Virginia Tech played the season's first big game, back on Labor Day when they took on Boise State in Fed Fex Field. They lost a heartbreaker in that one and five days later they were still sleepwalking when they lost to James Madison. But the running game was being established, and even when Ryan Williams missed some time he was ably replaced by Darren Evans. The Hokies moved into ACC play and beat Boston College & N.C. State. A key area of concern at this point had to be the pass defense. While Tech had shut out BC, the Eagles were a run-heavy offense, not capable of throwing the ball. Against quarterbacks who could put it up--Kellen Moore at Boise and Russell Wilson at N.C. State--the Hokie secondary had been vulnerable. Two more wins followed against Wake Forest and Duke, although Wake managed to pummel the Tech defense on the ground. Virginia Tech was undeniably turning a corner, but didn't look like a team that could win out. But that's exactly what they did against the toughest part of their schedule. They survived Georgia Tech and then beat North Carolina and Miami on the road. A victory over Florida State won the ACC championship. Hokie quarterback Tyrod Taylor had his best games down the stretch, and can both run and throw. The rush defense was pushed around by Miami, but was superb against Florida State. Frank Beamer had his third ACC crown in four years.
Stanford put the Pac-10 on notice early with crushing wins over UCLA, Wake Forest and Notre Dame. Oddly enough, they too, had problems defending the run against Wake. The Demon Deacons didn't run the ball well in their best years and they didn't this season, so it's strange they made such a splash against both of tonight's opponents. The Cardinal was picked apart by Oregon, with LaMichael James running wild and Darron Thomas having a huge game both running and throwing. Successive victories over USC, Washington State and Washington followed, although the first two were far from impressive and the pass defense left a lot to be desired. Stanford also closed the season strong though, hammering Arizona in a game that gave them the inside track to this bid, they escaped Arizona State and then buried Cal and Oregon State. Andrew Luck has gotten the attention at quarterback, as the frontrunner to be the first pick in the NFL draft. He spreads the ball around well and doesn't allow defenses to take away just one receiver. But the common thread in this team's best offensive games is that Stephan Taylor gets the running game going, with a little help from Anthony Wilkerson. Keep an eye on that tonight.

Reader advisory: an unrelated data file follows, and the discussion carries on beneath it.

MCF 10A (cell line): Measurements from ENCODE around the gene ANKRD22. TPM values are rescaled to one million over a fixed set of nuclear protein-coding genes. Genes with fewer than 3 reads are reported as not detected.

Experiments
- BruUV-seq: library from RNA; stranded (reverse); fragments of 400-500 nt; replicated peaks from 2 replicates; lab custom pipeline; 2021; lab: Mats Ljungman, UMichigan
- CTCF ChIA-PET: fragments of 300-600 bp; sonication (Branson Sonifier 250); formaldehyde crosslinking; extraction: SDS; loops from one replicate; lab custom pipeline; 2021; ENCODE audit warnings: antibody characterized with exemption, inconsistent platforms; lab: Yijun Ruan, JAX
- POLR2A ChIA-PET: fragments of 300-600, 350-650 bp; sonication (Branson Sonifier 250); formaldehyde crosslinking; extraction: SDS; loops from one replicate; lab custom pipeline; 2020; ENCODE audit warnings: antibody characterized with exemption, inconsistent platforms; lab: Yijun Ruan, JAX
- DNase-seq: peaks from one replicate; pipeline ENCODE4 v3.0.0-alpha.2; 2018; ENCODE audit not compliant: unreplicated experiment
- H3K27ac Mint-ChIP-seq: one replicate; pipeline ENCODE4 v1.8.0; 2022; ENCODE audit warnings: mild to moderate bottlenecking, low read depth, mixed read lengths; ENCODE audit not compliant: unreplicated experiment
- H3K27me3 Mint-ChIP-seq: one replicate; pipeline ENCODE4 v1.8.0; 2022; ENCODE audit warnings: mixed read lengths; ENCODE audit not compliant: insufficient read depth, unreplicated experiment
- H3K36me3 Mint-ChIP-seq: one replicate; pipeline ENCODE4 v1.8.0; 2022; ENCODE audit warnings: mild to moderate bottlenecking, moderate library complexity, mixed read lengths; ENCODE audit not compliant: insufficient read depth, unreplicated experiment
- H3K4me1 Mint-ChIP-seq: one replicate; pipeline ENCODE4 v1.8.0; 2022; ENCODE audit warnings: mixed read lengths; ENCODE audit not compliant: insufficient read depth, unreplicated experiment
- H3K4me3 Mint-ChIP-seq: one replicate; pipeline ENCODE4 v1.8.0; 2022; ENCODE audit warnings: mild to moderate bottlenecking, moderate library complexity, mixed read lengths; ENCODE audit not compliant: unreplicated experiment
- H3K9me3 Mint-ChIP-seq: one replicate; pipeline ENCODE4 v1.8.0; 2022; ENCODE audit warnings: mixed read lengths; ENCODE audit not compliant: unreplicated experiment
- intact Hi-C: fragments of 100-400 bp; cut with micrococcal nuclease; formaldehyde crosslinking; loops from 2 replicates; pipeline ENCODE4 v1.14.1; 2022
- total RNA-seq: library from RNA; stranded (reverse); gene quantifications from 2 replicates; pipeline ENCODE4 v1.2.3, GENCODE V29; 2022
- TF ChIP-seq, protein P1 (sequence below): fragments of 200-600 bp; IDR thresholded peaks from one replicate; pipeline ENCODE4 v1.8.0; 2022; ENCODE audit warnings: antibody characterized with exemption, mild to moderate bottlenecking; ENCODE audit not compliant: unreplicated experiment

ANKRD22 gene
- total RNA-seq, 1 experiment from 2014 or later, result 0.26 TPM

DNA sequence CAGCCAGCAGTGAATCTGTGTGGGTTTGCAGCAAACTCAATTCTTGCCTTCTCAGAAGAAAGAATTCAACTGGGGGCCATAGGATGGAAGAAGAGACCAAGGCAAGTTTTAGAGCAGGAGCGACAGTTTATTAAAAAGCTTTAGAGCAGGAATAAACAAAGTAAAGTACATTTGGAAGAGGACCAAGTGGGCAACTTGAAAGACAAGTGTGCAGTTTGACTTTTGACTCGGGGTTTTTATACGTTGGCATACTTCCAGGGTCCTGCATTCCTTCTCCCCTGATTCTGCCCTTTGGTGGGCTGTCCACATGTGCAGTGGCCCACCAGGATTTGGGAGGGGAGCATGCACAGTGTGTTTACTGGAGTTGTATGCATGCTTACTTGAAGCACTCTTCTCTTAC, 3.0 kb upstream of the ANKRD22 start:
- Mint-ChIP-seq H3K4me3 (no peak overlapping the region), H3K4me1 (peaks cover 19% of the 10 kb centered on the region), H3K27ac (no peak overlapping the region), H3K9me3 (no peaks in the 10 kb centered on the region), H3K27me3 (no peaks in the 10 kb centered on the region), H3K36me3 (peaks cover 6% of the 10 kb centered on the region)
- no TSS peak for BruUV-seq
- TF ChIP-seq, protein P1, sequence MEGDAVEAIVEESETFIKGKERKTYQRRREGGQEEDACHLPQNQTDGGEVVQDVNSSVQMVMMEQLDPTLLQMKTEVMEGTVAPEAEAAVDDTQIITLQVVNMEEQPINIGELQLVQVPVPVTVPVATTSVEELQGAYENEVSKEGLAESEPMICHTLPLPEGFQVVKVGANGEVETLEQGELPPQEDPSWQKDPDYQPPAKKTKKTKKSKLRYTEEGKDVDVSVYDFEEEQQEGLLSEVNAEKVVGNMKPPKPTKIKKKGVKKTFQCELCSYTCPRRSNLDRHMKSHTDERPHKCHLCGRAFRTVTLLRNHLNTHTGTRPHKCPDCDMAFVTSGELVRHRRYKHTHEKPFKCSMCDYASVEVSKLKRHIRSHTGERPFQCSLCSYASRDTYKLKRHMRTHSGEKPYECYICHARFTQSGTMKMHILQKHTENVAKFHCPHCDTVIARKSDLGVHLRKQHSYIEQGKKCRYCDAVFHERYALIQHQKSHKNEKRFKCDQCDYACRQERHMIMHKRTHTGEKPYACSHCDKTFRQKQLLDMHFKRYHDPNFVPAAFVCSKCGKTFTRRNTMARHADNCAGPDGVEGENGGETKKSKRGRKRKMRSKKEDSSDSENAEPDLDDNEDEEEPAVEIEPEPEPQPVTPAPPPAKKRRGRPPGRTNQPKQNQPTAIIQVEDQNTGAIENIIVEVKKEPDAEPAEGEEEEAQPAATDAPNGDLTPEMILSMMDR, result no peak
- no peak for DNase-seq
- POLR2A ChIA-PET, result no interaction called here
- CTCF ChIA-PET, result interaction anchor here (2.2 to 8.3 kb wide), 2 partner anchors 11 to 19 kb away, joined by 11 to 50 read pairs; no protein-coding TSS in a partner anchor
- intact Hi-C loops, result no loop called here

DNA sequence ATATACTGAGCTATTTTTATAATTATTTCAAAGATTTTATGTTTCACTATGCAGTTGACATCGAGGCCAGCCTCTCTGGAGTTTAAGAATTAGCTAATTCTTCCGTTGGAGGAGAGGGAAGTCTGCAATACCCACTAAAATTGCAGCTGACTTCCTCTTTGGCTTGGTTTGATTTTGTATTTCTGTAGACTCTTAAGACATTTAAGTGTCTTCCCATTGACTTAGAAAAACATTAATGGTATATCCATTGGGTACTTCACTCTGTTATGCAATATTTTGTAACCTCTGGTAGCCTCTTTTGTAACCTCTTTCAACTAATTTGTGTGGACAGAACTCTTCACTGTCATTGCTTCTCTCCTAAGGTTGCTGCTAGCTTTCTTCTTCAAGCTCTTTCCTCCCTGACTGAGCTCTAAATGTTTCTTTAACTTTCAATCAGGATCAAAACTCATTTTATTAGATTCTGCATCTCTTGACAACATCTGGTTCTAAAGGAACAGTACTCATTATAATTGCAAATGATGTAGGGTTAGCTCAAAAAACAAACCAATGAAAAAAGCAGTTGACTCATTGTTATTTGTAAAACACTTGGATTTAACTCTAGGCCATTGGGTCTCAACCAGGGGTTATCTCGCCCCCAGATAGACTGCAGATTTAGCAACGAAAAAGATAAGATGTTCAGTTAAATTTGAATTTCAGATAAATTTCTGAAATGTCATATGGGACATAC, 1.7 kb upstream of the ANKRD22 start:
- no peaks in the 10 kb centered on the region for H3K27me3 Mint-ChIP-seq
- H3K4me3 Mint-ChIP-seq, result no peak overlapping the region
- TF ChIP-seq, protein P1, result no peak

This is a game that's very tough to call. Since both defenses have shown some vulnerability this season, I'm expecting the running games to be established. The difference will be how the passing game flows. Can Virginia Tech pressure Luck, force him to make decisions quicker than he'd like and get some turnovers? That's a tall order, given Luck's precision and his use of his entire offensive package. Can Stanford pressure Taylor while keeping him in the pocket and preventing him from making plays with his feet or downfield as a play breaks down? That's a tall order too, given how Taylor came on down the stretch as a pure passer. Stanford can't just exclusively contain or Taylor will pick them apart. They have to break the pocket down and with that comes risk on the outside. I generally don't like to pick high-scoring games in a matchup between good teams, because the defenses are usually underrated. But I think this one will see the ball moved pretty well, and Tech ultimately prevails 35-31 thanks to Taylor's versatility. The closest thing Stanford's defense has seen to a player like Taylor is Oregon's Thomas. And the result of that experiment can't make the folks in NoCal feel good about tonight.
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Dan Flaherty is the editor of the Sports Notebook Family, published through the Real Clear Sports Blog Network, offering daily commentary in the NFL, coverage of college basketball. and bowl commentary in college football. He is the author of The Last New Year's, a book that revisits the historic high points of college football's New Year's Day bowl games.